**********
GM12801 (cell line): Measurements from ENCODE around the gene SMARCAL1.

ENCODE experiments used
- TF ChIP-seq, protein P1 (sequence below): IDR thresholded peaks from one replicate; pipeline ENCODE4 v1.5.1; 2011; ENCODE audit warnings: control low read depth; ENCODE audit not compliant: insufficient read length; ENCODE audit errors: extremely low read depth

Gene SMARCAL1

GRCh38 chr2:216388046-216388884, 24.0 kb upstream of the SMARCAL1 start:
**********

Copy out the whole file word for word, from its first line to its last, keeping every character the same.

GM12801 (cell line): Measurements from ENCODE around the gene SMARCAL1.

ENCODE experiments used
- TF ChIP-seq, protein P1 (sequence below): IDR thresholded peaks from one replicate; pipeline ENCODE4 v1.5.1; 2011; ENCODE audit warnings: control low read depth; ENCODE audit not compliant: insufficient read length; ENCODE audit errors: extremely low read depth

Gene SMARCAL1

GRCh38 chr2:216388046-216388884, 24.0 kb upstream of the SMARCAL1 start: